This has been a rough week for Mylan as pressure continues to grow to reduce the egregious price hikes for the EpiPen autoinjector. This morning, it seemed the epinephrine manufacturing monopoly had begun to listen to the external pressure from the outcry on social media, calls for price reductions from Presidential Candidate Hillary Clinton, the resignation of spokesperson Sarah Jessica Parker, and countless media reports.
We at Scratch or Sniff were happy to share the announcement today that Mylan would increase their savings program to help those in need cover their costs of new EpiPens, up to $300 out of pocket cash expenditures. Until we read further.
Here’s the catch, and it’s one that everyone needs to understand well: That savings card only works for those with commercial insurance. Period. End of story.
Have Medicare or Medicaid? Sorry, out of luck.
Tricare? VA? DOD? No sir. But thanks for your service.
Haven’t met your deductible? Pharmacy may not honor it. #SorryNotSorry
Uninsured? Nope. Nada. Zilch. You’re the lucky ones to pay completely out of pocket.
Smoke and mirrors? It seems a lot like it.
In Mylan’s news release today, the company also outlined that as a part of this relief program:
- Mylan also is doubling eligibility for our patient assistance program to 400% of the federal poverty level. This means a family of four making up to $97,200 would pay nothing out of pocket for their EpiPen® Auto-Injector. (If you think your family qualifies, you can apply here.)
- Further, Mylan will continue to offer theEpiPen4Schools® The program, launched in August 2012, has provided more than 700,000 free epinephrine auto-injectors and educational resources to more than 65,000 schools nationwide to help them be prepared for anaphylaxis events among students.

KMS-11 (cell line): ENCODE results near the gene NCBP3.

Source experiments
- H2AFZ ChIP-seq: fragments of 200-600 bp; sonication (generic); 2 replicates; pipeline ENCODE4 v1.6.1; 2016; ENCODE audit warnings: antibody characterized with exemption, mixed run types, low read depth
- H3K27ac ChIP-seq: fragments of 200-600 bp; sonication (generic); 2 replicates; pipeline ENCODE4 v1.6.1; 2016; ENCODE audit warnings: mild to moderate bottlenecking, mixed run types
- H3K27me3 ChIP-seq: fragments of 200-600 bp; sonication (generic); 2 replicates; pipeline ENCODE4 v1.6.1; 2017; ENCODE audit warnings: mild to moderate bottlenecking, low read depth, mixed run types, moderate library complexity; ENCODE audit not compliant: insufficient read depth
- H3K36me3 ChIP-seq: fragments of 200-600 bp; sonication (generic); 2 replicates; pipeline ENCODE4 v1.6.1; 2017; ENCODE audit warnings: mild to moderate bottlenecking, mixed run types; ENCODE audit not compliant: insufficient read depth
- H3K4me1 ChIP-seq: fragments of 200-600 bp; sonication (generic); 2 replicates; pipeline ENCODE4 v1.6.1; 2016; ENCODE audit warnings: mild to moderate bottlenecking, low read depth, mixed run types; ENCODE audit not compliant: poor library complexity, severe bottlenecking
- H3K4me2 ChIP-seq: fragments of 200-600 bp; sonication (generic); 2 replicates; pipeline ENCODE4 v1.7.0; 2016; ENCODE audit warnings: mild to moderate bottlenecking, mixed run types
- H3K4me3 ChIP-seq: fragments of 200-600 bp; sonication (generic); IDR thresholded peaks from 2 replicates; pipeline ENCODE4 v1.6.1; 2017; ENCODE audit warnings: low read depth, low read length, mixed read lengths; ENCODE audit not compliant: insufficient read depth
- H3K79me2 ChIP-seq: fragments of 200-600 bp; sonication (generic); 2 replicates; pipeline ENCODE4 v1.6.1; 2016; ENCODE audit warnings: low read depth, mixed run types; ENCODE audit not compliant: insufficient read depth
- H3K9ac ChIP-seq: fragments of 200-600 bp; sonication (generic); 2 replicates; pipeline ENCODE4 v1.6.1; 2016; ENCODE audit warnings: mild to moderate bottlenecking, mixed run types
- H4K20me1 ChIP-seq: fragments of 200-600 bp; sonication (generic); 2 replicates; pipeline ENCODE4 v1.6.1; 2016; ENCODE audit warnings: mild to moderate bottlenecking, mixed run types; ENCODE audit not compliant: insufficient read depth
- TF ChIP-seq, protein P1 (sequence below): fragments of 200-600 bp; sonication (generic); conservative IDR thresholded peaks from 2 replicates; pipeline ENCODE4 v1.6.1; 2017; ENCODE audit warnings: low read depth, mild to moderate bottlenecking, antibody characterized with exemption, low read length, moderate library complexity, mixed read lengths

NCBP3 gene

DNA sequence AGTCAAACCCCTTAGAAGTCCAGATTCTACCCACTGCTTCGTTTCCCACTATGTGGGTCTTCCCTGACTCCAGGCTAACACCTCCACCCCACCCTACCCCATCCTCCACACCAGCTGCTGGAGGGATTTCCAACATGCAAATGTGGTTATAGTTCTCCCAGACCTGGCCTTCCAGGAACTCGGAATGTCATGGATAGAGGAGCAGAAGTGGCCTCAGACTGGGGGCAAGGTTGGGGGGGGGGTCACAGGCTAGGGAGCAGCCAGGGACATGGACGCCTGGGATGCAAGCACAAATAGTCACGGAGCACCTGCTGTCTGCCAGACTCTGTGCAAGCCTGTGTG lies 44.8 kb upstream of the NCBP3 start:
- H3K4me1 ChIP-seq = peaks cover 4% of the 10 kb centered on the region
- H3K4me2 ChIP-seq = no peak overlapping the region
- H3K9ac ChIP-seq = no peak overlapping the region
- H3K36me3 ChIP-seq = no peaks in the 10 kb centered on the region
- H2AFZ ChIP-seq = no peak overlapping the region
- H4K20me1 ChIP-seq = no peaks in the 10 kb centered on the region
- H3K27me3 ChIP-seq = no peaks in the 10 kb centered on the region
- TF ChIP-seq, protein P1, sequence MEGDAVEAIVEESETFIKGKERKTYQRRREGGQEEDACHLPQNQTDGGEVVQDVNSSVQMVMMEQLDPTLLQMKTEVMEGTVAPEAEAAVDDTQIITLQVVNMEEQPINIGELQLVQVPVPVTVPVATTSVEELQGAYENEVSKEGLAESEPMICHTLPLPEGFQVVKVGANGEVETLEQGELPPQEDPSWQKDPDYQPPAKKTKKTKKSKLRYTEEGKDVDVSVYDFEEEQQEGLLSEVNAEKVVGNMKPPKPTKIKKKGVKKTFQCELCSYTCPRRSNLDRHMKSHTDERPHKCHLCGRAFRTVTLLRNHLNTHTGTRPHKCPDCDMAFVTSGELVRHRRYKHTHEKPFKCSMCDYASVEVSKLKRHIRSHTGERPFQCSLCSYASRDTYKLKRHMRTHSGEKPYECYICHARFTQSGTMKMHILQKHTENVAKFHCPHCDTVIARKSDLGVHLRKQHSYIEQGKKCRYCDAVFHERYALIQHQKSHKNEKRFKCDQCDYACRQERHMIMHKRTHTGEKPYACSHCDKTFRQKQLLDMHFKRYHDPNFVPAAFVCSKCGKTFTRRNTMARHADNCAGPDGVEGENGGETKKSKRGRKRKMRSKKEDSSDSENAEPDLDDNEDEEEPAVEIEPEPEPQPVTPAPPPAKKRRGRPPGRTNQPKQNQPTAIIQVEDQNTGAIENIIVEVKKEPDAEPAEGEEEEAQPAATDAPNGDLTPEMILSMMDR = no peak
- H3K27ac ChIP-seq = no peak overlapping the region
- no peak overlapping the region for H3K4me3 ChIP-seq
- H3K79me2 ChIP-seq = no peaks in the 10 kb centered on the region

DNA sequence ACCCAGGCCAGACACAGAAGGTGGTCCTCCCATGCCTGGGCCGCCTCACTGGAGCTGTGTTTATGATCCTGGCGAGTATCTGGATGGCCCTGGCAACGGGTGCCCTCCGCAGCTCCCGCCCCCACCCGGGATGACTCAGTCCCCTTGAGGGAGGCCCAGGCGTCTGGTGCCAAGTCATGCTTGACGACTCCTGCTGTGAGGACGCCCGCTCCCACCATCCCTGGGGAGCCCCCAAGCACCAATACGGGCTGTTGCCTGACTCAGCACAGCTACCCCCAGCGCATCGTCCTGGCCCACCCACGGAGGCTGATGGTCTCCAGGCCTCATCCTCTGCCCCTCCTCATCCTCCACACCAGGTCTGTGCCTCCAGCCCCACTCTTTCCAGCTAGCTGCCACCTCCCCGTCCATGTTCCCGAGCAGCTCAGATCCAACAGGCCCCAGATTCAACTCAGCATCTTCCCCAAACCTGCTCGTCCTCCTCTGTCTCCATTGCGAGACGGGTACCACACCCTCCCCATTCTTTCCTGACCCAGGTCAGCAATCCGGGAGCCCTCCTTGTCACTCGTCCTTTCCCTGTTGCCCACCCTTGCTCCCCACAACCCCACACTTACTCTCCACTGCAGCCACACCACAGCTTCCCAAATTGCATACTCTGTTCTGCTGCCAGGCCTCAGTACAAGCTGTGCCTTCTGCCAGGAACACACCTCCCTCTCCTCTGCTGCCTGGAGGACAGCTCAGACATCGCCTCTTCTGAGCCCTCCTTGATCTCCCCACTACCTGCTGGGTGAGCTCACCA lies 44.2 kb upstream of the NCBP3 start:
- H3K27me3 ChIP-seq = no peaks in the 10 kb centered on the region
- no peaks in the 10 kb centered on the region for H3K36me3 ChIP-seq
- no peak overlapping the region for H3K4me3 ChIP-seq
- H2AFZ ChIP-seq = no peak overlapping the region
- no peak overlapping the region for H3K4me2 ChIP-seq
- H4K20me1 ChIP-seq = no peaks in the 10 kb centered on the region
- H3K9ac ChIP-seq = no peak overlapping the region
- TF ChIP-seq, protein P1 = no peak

- Mylan also is opening a pathway so that patients can order EpiPen®Auto-Injector directly from the company, thereby reducing the cost.
The announcement today, in my mind, does little to nothing for many of us regular folk. It makes a great splash for Mylan, but those expecting a $300 discount from their out-of-pocket cash expenses are in for a rude awakening if they don’t examine the fine print on the savings card. The fact remains that EpiPens cost too damn much for almost anyone.
I’m glad to see Mylan take steps, but the steps are misdirecting consumers and will likely cause confusion. Is it too little too late? Perhaps, but I don’t think that it’s the last we’ve heard of this. Mylan CEO Heather Bresch, her father Senator Joe Manchin III, and the rest of Washington are getting an earful from fed up families who just want to keep their loved ones alive.